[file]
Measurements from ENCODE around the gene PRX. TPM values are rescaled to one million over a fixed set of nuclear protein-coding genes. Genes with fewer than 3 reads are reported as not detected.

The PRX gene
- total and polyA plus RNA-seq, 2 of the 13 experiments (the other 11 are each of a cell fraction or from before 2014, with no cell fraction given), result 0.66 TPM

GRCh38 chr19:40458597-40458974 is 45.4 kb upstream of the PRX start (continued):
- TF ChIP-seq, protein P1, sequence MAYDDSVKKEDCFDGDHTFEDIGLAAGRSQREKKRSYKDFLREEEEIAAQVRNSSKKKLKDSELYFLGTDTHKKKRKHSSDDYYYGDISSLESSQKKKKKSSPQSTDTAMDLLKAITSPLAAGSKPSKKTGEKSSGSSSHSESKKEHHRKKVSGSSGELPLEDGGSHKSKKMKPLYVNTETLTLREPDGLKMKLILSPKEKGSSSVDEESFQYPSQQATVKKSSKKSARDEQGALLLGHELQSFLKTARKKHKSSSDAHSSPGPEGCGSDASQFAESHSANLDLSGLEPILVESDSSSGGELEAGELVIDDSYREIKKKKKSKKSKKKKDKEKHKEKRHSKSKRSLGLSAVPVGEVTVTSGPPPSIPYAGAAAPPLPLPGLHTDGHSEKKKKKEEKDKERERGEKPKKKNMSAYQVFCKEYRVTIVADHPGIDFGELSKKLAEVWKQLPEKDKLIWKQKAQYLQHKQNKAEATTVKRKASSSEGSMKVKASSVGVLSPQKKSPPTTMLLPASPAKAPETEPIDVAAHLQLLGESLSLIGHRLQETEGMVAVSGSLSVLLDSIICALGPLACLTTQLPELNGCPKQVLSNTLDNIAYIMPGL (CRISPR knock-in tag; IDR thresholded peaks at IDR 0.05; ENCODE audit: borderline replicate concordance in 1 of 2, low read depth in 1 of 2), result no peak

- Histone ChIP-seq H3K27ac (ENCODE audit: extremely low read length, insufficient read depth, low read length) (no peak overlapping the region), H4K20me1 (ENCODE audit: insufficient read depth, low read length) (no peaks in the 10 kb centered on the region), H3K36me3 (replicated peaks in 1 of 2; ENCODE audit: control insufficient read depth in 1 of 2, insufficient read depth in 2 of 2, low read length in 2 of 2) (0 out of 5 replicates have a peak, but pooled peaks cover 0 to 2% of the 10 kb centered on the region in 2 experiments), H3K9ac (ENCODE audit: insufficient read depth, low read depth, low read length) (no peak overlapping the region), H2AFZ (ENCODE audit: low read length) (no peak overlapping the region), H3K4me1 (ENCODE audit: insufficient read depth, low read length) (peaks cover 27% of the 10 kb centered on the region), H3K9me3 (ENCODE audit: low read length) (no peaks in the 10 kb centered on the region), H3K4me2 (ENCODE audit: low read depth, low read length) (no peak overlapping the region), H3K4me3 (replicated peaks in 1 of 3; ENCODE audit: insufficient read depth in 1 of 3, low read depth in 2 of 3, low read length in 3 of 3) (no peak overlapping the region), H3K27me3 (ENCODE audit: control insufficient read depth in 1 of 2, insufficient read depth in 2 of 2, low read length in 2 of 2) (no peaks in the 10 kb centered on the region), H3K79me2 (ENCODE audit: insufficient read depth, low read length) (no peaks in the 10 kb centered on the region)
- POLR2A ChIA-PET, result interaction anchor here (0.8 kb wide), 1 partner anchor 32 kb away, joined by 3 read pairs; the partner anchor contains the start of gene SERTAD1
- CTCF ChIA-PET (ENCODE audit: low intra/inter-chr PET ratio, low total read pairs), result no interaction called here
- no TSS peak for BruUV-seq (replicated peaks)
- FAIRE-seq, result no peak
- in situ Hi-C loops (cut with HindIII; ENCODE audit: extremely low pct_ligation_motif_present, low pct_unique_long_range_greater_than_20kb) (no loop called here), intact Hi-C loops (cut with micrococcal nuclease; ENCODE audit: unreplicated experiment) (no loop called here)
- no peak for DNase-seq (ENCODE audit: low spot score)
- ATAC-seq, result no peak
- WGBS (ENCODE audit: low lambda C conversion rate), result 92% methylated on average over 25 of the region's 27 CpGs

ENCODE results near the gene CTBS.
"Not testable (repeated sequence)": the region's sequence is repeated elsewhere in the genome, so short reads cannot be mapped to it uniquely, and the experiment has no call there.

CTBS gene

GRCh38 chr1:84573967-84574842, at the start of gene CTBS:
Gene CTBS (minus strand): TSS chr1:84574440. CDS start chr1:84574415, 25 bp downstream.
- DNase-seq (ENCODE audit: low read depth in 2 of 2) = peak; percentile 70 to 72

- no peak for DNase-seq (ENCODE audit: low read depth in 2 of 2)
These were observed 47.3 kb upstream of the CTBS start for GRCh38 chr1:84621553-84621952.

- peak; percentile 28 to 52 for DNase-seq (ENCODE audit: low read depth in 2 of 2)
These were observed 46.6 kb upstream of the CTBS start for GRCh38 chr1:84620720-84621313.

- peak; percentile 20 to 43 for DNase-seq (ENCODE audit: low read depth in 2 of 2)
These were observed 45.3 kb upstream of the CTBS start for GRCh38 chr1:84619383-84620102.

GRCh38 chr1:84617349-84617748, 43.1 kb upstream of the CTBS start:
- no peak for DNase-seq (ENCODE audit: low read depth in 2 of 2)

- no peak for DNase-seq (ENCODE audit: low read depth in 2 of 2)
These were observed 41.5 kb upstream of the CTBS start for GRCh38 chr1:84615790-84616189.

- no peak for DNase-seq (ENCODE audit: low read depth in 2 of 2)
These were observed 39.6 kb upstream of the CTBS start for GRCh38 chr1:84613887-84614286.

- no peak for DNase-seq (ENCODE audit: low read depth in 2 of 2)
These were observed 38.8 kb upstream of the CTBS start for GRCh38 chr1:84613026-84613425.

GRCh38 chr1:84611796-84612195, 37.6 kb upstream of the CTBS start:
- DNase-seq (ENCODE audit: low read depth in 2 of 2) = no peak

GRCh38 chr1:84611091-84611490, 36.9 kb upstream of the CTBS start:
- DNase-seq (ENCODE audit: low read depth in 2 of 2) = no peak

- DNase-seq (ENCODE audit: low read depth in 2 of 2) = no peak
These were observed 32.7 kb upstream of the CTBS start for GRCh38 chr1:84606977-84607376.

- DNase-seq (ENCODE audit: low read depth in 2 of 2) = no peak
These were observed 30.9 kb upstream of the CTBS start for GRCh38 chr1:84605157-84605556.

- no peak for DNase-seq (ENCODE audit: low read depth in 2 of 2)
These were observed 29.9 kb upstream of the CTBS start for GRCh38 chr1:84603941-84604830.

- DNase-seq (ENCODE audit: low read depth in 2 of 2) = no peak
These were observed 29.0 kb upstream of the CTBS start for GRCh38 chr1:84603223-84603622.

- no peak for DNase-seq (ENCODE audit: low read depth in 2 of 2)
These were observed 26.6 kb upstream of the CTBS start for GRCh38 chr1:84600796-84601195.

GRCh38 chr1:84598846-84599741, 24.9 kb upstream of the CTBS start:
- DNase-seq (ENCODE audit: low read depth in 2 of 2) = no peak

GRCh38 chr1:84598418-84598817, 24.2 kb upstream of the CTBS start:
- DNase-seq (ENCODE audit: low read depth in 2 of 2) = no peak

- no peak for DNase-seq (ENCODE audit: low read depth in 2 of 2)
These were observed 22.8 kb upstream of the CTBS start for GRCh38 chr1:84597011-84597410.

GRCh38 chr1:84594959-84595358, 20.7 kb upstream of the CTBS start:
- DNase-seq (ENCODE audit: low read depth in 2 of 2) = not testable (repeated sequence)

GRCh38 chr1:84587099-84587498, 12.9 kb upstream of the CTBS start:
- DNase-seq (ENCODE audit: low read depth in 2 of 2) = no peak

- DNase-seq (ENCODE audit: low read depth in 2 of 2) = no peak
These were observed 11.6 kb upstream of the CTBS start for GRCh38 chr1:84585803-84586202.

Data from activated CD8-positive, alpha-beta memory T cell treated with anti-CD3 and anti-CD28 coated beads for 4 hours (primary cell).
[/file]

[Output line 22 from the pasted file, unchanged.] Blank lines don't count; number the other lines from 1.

These were observed 47.3 kb upstream of the CTBS start for GRCh38 chr1:84621553-84621952.